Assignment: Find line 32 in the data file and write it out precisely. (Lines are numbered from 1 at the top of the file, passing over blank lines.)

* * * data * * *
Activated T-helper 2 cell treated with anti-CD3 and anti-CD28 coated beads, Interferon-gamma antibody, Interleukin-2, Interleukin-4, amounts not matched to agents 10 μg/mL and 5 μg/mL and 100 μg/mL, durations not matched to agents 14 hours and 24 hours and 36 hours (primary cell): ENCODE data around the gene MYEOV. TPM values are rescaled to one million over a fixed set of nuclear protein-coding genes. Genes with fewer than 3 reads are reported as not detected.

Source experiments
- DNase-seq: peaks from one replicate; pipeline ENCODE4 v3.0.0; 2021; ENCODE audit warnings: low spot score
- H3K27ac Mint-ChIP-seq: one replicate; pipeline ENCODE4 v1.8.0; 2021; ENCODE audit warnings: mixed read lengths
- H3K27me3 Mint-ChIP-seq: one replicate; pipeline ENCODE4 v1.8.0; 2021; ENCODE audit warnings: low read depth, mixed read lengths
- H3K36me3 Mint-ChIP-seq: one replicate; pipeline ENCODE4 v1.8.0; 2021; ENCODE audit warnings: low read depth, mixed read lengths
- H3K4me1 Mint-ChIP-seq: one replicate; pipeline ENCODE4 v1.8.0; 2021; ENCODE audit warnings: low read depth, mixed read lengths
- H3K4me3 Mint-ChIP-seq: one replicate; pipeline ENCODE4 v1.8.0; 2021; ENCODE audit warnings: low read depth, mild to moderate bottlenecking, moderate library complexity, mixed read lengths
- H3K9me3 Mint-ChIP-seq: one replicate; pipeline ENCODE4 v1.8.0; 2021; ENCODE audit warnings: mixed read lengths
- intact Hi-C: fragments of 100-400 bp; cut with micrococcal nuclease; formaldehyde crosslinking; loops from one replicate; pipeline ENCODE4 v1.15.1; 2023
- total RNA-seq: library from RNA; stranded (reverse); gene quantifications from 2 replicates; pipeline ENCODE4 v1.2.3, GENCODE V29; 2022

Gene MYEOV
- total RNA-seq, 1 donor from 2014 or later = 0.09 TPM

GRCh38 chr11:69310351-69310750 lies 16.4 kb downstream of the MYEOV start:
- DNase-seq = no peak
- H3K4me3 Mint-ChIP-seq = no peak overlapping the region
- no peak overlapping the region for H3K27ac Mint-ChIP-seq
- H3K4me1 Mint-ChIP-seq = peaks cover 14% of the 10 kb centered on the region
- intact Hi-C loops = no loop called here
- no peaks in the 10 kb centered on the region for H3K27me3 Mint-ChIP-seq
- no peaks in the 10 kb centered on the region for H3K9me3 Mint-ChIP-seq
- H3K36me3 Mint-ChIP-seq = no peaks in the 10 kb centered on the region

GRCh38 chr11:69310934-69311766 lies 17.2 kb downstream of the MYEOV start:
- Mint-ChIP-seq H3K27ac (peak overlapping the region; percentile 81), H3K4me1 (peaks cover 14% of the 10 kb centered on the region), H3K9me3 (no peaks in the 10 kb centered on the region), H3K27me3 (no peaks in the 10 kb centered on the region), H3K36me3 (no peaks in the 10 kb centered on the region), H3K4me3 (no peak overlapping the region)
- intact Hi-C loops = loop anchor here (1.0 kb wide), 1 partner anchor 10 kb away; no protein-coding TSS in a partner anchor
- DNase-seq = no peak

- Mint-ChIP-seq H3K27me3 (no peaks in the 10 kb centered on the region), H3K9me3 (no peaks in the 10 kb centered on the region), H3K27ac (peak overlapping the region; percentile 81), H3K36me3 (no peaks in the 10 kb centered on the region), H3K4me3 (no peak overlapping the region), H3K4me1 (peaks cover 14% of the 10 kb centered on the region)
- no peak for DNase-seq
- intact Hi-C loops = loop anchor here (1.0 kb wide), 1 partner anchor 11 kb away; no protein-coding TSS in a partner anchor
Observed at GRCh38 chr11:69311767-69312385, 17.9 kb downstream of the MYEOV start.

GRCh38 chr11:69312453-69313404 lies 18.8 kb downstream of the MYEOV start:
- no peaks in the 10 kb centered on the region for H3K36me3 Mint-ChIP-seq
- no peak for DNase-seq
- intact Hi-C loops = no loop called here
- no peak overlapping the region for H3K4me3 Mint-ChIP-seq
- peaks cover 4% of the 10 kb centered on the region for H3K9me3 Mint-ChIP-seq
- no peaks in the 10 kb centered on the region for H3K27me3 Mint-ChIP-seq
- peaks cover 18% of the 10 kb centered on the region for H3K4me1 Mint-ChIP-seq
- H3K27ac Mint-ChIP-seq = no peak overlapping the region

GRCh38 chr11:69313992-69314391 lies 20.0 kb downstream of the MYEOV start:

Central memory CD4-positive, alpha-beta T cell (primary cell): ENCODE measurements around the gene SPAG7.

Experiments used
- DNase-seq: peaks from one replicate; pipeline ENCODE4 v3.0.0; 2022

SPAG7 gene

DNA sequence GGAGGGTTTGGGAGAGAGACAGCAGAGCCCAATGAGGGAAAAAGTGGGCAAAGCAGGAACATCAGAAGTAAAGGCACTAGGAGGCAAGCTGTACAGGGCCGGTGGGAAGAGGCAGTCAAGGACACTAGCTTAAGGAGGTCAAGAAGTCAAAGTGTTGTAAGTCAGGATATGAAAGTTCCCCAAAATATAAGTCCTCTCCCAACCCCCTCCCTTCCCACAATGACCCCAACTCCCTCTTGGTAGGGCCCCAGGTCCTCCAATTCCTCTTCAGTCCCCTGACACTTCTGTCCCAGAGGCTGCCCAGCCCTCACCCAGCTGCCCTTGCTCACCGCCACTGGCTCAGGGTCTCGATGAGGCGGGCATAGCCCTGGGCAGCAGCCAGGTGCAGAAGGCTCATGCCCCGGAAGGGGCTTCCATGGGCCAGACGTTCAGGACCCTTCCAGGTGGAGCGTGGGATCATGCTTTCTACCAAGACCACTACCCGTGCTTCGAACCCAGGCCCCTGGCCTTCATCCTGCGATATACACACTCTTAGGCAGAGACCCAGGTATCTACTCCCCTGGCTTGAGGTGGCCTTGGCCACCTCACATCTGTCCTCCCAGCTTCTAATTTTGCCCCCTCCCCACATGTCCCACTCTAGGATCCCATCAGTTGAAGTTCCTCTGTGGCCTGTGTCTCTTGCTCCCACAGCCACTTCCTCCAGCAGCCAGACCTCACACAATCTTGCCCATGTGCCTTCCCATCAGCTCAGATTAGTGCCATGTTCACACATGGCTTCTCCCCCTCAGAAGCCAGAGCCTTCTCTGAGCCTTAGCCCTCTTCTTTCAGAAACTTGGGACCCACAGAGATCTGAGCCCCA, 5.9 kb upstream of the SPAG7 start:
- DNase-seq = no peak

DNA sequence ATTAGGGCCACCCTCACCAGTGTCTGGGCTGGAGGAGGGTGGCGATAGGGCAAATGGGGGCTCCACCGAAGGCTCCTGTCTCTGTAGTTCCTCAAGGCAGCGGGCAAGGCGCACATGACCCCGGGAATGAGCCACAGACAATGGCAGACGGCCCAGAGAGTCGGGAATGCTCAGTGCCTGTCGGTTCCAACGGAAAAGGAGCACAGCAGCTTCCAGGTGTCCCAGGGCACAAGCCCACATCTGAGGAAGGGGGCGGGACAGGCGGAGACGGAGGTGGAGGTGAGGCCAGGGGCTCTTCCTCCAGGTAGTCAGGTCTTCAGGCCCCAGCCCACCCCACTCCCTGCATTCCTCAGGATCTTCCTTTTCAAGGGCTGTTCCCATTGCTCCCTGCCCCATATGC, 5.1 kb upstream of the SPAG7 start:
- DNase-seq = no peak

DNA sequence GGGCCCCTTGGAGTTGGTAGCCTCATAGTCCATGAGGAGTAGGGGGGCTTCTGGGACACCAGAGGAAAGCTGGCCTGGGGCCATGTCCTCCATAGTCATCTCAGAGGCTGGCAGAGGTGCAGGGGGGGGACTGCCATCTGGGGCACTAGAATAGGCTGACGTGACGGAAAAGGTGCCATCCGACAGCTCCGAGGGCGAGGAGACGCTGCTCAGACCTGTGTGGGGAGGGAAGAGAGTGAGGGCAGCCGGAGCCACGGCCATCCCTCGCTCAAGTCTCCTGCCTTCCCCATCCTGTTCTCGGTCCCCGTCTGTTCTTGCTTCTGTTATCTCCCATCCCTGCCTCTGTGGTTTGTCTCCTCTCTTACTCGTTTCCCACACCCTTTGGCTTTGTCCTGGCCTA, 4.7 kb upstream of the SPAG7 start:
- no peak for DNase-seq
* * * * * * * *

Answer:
- no peaks in the 10 kb centered on the region for H3K36me3 Mint-ChIP-seq